Ordinarily when a district judge has failed to exercise the discretion that is his the remedy is a remand to enable him to exercise it. That is not feasible here. The jurors are scattered to the winds and can no longer be questioned about the impact of the binders, and the judge has committed himself to the view that the binders did no harm. The bell cannot be unrung. The defendants are entitled to a new trial.
The panel seemed to attach significance to the district court's decision to remove the binders from the jury room once the defendants raised their objections. See Best, 913 F.2d at 1183. We find that significance unwarranted. The transcript of the district court proceedings plainly reveals that the court had the binders removed not becuase it found their presence in error, but because the parties stipulated to their removal:
Defense Counsel: Judge, ... we are going to also move that at the recess, whenever we break and the jury is excused for the weekend, that those jury books [i.e. the binders] be collected, taken out of the jury room, and that the jury not be permitted to look at those jury books for the remainder of their deliberation, because they have the exhibits and they can look at the exhibits....
The Court: Any objection to that?
Prosecutor: I have no objection to that.
The Court: Fine. Okay. * * * So stipulated. Okay, we'll sneak in there after they [i.e. the jurors] leave without letting them know. * * * Let the record show that pursuant to agreement of counsel, without waiving any defendant's rights to a claim of error because of the jury books going back with the evidence, the court has ordered the court room deputy to remove those twelve jury books from the jury room....
Trial Trans. at 5997-98, 6007.
Later, when ruling on the defendants' post-trial motions, the district court made clear that the removal of the binders did not constitute a finding of error, or, for that matter, any other finding. It was simply a stipulated compromise that was struck between the parties:
Defense Counsel: [I]t wasn't until Friday afternoon, late in the afternoon, that we discovered that those jury books went back there. And when we made our record, your Honor ruled that the jury books should come out. And what was the first thing--
The Court: I think that was a compromise position after we discussed it.... * * * But rather than a ruling, I think it was a compromise position. The government had no objection to removing them at that time. But at any rate ... the transcript will reflect that.
Trial Trans. at 6150.
The dissent maintains the position that the presence of the binders in the jury room constituted error--that they were "unauthorized materials." But the materials were authorized--were in fact in the possession of and perused by the jurors for nearly seven weeks. The agreement or acquiescence in their use by the defendants is simply not material to the issue of whether they were admissible pieces of evidence--and each piece of the material in the binders was in evidence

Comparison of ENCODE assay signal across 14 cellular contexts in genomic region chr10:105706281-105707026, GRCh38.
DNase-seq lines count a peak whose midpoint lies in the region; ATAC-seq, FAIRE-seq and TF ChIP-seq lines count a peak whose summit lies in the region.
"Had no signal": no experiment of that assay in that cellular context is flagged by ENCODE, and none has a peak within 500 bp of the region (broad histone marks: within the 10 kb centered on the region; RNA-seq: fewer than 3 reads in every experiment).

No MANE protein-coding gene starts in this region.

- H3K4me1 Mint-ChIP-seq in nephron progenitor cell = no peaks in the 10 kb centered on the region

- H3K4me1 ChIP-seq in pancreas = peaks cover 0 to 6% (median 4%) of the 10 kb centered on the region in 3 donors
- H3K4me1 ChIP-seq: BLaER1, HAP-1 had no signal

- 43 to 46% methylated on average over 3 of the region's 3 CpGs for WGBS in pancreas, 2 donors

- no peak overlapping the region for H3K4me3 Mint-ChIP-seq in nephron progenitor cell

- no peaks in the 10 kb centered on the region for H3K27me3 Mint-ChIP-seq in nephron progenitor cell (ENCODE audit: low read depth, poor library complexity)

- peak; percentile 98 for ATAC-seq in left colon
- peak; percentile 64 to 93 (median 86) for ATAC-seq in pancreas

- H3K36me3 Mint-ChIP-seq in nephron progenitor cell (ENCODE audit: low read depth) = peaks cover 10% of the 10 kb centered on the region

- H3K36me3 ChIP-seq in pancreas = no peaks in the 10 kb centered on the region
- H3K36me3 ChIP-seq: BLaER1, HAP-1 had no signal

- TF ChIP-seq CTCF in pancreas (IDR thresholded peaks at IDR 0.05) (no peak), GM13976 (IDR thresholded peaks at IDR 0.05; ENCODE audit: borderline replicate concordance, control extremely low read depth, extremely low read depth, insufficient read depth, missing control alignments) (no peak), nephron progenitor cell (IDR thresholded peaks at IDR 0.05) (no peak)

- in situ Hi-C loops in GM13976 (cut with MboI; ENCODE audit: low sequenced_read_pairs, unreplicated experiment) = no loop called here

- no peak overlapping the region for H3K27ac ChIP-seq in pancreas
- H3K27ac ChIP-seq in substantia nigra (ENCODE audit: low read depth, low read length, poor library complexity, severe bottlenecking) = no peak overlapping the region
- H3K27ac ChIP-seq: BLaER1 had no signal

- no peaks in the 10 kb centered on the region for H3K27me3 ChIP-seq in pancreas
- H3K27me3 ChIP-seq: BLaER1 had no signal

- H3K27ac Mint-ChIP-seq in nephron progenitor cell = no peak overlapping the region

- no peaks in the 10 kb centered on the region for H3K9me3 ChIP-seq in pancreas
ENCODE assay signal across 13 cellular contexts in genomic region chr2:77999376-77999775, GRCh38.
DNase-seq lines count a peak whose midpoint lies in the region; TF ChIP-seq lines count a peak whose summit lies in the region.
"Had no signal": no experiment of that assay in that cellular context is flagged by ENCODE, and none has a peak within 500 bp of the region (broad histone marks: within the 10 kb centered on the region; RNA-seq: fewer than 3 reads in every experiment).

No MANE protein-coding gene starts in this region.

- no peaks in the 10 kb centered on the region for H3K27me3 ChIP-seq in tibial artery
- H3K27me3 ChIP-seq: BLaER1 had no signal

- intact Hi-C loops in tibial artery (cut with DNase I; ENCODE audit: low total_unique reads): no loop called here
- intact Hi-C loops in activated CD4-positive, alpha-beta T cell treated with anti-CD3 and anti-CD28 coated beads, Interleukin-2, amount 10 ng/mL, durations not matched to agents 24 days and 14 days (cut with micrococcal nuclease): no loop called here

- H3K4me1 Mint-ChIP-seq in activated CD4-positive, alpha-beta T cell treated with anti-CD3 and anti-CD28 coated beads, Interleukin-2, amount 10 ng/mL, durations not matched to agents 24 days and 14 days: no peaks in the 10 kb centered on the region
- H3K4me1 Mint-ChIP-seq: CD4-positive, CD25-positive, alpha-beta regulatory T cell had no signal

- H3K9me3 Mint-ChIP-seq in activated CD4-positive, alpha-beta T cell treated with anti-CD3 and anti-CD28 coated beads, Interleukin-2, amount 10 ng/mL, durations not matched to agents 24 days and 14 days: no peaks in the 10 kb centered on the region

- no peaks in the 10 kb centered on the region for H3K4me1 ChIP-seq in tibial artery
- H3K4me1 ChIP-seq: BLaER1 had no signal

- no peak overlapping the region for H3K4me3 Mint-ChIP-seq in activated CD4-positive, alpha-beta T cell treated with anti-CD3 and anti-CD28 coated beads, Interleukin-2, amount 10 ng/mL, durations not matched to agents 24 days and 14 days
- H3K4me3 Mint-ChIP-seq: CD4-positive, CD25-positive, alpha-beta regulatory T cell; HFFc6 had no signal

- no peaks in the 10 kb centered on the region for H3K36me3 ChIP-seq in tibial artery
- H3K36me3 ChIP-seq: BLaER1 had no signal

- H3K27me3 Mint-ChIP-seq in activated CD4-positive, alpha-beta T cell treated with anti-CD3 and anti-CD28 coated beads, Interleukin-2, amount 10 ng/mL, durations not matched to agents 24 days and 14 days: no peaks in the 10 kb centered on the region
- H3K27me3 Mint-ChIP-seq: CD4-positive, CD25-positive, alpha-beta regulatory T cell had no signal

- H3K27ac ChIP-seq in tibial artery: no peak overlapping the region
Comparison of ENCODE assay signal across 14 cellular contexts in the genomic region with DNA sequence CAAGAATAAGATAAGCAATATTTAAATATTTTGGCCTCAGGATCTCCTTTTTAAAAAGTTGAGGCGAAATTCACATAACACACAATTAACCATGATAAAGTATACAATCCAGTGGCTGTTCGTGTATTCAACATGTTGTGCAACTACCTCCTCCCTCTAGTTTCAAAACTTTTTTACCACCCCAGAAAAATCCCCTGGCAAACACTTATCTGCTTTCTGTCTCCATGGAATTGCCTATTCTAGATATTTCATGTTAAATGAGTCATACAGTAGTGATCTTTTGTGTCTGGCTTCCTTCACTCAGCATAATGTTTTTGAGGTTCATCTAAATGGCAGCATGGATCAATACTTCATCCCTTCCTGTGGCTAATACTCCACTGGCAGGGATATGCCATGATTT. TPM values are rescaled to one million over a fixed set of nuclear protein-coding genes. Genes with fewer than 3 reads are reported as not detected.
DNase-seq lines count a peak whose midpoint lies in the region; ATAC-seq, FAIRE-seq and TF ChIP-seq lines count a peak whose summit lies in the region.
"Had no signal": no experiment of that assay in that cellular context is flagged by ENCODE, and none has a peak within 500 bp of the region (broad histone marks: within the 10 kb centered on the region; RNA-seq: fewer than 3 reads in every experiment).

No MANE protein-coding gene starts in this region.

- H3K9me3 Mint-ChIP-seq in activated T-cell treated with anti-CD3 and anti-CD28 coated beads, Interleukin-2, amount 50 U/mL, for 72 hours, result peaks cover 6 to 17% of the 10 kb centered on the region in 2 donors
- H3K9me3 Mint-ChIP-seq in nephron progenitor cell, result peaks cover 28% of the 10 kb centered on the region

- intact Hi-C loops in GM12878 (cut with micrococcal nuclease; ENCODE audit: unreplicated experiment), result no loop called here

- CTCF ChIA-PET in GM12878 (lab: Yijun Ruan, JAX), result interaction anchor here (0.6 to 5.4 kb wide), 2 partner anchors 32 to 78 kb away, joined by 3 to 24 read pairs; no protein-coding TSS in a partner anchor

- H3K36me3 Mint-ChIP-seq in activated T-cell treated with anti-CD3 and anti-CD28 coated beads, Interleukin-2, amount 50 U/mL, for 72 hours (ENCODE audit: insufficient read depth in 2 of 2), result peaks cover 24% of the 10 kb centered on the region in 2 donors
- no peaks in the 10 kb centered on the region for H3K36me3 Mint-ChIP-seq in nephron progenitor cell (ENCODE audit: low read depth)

The dissent also suggests that the immediate agreement of the government to withdraw the binders is somehow an admission that they were wrongfully there. Not so. It is simply an acknowledgement that it didn't make the slightest difference. With or without the binders, the exhibits were in the jury room. So rather than fight over the program, take the binders out. (It is interesting that when these binders--these "road maps to guilt"--were in the jury room, they deliberated four days without result; four hours after their removal, the jurors found their own road map and returned a guilty verdict. Speculation on jury process is a futile pastime at best but since the subject was raised, why not?)
The dissent also complains that the post-trial questioning of the jurors was inadequate because the only thing the court asked was whether they had used the binders "to the exclusion of the original exhibits." This is not so. What the court asked was whether they had used the binders to the exclusion of the other exhibits--government and defendant. See Trial Trans. at 6196. The answer to this question was negative. That was the only issue raised by the defense. Any further inquiry would have been an inquiry as to how the jurors arrived at their verdict. That inquiry is clearly improper unless there is an allegation that something not admitted in evidence was in the jury room or some improper communication had occurred. See Fed.R.Evid. 606(b). See generally J. Haddad, J. Zagel, G. Starkman & W. Bauer, Cases and Comments on Criminal Procedure, 1461-62 (3d ed. 1987). Neither of these facts were alleged or were true. The court simply put to rest a stated fear of the defense counsel.
On this question, we note that the findings of the original panel in this case that suggested that Assistant United States Attorney Susan Bogart, the lead prosecutor in this case, had "quite possibly" engaged in misconduct have been vacated. Had the district court believed an inquiry into Ms. Bogart's conduct warranted, it could have conducted one; we should not perform that task in its stead